this for real.
Meanwhile, back in the US, Viveka and I rescued a delapidated (that's an understatement) cedar-strip canoe from
a neighbour's woodpile - yes, sad but true! With minimal expertise, a few books, some guidance, and rather inadequate
workshop space, we put it back together. This was the canoe which introduced me, with some help from
Viveka, to the delights of canoe-camping. For several years we carried this canoe, which unfortunately weighed over
90 lbs, between lakes in the Adirondacks. And as our expeditions took us farther and farther afield, the carries
became longer and ever less comfortable. That was the start of my thinking that it would be good to begin from
scratch, someday to design and build a lightweight canoe.
With emigration and marriage looming (yes, I've skipped all of the protracted decision-making process!) 2003 seemed
like the last opportunity to paddle the Devizes-Westminster Race, so all was planned. Tracy's health at that time
didn't allow her to paddle with me, but husband Phil was game, and, what's more, had previously completed this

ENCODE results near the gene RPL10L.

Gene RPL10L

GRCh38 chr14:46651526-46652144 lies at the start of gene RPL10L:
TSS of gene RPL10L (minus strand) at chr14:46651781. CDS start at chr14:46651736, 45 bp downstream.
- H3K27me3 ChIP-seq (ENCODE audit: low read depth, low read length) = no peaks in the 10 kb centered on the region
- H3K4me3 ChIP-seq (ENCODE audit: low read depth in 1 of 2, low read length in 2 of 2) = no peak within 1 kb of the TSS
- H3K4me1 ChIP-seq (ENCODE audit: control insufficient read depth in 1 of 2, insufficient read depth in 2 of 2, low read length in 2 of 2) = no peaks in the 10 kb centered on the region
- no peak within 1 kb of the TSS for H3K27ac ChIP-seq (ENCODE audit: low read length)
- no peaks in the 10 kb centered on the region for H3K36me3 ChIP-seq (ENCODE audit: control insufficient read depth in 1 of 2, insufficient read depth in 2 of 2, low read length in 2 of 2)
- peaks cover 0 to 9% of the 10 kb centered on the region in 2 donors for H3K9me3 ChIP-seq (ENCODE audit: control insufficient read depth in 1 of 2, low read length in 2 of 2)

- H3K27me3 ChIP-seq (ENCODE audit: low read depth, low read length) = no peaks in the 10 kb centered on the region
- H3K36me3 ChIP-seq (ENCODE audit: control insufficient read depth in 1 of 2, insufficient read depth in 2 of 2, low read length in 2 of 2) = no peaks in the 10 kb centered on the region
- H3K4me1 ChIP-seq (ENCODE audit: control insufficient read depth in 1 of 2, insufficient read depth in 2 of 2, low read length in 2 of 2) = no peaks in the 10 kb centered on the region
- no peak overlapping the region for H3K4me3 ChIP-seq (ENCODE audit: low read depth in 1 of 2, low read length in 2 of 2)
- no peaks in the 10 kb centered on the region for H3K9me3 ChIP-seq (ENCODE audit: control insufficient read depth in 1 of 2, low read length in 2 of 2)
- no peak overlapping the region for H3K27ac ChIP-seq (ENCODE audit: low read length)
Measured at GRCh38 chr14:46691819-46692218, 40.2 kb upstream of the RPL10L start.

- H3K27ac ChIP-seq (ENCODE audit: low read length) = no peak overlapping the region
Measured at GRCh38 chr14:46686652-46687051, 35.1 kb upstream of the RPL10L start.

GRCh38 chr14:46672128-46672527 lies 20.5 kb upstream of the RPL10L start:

marathon. We were fit, well-prepared, had a great support crew, and were going fine in our double kayak .... until
I went blind. All became hazy, until I could not even see the front of the kayak. This was problematical as I was
in the bow, steering. Phil gave me directions as we manoeuvred close to large weirs on the River Thames, but our
portages were so slow that we were going to miss the tide, and therefore be held up until the next ebb tide for the
last stretch. The decision was taken to pull the plug at about 92 miles, and get me to hospital, where the
opthalmologist said, "Never seen anything like that before." My vision recovered nearly as quickly as it had faded,